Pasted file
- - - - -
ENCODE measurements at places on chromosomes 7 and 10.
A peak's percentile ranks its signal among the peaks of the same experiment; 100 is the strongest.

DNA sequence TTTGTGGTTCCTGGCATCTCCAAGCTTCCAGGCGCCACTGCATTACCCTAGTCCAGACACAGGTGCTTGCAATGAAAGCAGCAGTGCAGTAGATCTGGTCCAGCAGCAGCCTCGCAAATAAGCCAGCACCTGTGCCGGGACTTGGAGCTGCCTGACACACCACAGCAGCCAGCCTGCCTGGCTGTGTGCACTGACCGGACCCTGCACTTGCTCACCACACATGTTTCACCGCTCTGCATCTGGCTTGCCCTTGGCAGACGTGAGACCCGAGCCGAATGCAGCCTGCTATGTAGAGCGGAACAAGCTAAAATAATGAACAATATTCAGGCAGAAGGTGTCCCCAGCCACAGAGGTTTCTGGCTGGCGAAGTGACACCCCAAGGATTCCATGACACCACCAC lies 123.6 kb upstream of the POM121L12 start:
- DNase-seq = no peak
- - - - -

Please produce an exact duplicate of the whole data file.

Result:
ENCODE measurements at places on chromosomes 7 and 10.
A peak's percentile ranks its signal among the peaks of the same experiment; 100 is the strongest.

DNA sequence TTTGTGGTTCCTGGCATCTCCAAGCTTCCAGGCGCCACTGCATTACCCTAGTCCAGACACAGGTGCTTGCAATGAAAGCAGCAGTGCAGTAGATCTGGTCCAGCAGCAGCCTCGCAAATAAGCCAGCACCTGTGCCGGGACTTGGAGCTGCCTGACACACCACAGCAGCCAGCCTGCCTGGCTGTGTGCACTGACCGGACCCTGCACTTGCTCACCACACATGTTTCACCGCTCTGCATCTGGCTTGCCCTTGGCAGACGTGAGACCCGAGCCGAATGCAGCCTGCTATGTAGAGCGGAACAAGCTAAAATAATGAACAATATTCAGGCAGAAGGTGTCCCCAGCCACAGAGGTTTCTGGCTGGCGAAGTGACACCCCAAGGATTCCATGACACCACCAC lies 123.6 kb upstream of the POM121L12 start:
- DNase-seq = no peak